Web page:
Looking forward to hearing from you.

17 comments:

  1. Back in the day Etrains blog and/or the PA Don't Play blog had a lot of discussion about the legitimate length of some of the regular September invite course. The 5K times were ridiculous, many runners were hitting PR's in Sept that they'd never match in their career. A year after the discussions all of the sudden the times at those courses were slower...not because of weather or anything other than they were finally measured correctly as true 5K. These blogs were the driving force for getting wrong righted.

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  2. Lehigh to Hershey, +42 seconds. Rose Tree to Hershey, +24 seconds. Therefore, Lehigh to Rose Tree, +18 seconds. It's basic Algebra.

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  3. As a D3 guy, I did an unscientific sample of D3 guy's best times on Carlisle, Big Spring and Hershey.
    I took 8 guys (Affolder, Affolder, Henderson, Cupp, Shea, Kole, Giannascoli, Sullivan.
    Average times:
    Carlisle: 15:30
    Big Spring: 15:50
    Hershey: 16:15
    Pretty much as I thought. I am curious if there is any sampling of guys who ran Carlisle and Lehigh.

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    1. William Tennent and Carlisle are both ridiculously fast, likely because they are either short or the courses are measured on the painted line, not the tangents the runners actually take when making corners. It's hard to take times from those 2 courses seriously. Based on my analysis, I'd add about 30 seconds from those courses to Big Spring, and add another 15-20 seconds from Big Spring to Hershey's states course. Pretty close to D3 guy's post above.

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  4. Schenley is tricky because there are so many variations of the course. I believe the Pittsburgh Central Catholic Meet (This meet is not run anymore) and the D8 meet run the course one way while the RWB Classic does a slightly different course. Additionally, RWB has changed its course multiple time over the past 3 years. The last 2 years have featured a hill at the beginning, but had 2 different finish lines. I know for a fact that the old course was not a 5k, despite advertising it that way. I wonder if the new course is he full distance, because the times have been slightly slower. In my opinion, the fastest course in the west isn't Schenley but is either Grove City or Sharpsville. I ran the same time on each course this year, but Sharpsville had Skolneckvich and Walsh, so it appeared to be the faster course. Coopers Lake isn't that fast. The fastest time, (and only sub 16 performance)last season was 15:55 by Mark Provenzo. Anyways, I can't help too much with conversion times, but here's my take on some of these courses from fastest to slowest.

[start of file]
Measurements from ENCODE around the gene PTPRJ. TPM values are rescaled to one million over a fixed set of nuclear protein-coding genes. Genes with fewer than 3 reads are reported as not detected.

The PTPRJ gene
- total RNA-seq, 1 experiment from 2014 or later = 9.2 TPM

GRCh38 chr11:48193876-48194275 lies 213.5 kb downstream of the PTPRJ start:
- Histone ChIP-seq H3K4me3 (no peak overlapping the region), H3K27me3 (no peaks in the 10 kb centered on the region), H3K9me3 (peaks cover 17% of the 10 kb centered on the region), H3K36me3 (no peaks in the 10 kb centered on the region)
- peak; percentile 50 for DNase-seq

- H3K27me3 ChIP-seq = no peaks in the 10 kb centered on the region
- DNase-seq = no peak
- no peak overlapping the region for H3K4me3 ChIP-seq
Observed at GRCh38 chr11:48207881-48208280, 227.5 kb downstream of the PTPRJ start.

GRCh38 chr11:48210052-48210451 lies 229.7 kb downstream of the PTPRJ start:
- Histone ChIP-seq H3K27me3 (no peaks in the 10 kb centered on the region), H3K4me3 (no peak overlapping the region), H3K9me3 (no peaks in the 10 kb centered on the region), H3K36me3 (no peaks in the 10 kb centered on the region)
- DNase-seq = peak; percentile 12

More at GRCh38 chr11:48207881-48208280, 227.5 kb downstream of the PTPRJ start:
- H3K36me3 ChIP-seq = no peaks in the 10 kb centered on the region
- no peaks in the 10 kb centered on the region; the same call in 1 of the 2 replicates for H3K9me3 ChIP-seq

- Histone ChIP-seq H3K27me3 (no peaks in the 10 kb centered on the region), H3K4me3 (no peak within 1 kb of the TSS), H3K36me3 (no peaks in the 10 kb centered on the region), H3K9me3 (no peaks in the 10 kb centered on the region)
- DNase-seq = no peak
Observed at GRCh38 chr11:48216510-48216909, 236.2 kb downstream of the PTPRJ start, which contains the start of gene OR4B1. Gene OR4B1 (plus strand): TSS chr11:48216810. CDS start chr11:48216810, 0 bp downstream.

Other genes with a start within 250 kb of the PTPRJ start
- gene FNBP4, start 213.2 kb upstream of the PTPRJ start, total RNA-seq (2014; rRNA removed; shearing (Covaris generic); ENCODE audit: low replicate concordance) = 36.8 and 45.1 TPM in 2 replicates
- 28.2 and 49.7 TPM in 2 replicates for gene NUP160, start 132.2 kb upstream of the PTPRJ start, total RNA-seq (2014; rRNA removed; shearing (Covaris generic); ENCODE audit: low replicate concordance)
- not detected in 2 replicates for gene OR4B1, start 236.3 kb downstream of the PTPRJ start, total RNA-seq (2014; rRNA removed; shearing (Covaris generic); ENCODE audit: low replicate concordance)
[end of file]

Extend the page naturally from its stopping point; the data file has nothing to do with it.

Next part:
Sharpsville
    Grove City
    Schenley
    Cooperslake
    Brush Creek Park (Freedom invite and the MAC meet)
    Calu (Only 1 sub 16 ever recorded on this course)
    Gateway

    Wild card: Mingo
    Mingo host to a number of smaller meets last year but still featured some fast time from Conboy, Bumgarner, Pfeil, and Snodgrass. Though, I heard one of the coaches say, "I measured this course dozens times, its not a true 5k". It if ends up being the full distance, it would be faster than Coopers lake.

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    1. Good points about Schenley. The first guy mentioned that RWB is 40 seconds faster than Hershey; that's not true anymore. Pre-2015, yes, maybe even closer to 1 minute cuz it wasn't a 5k course. Now, the finish line is a good 40 ft higher in elevation than the start, plus its a real 5k. I'll say the current layout is actually very close to Coopers in difficulty, maybe like 15 seconds faster than Hershey.

      Cal U (Tri States) is the hardest course I've ever run. I'd call it 5-10 seconds slower than Hershey.

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  5. Belmont to new Hershey is plus 15 seconds.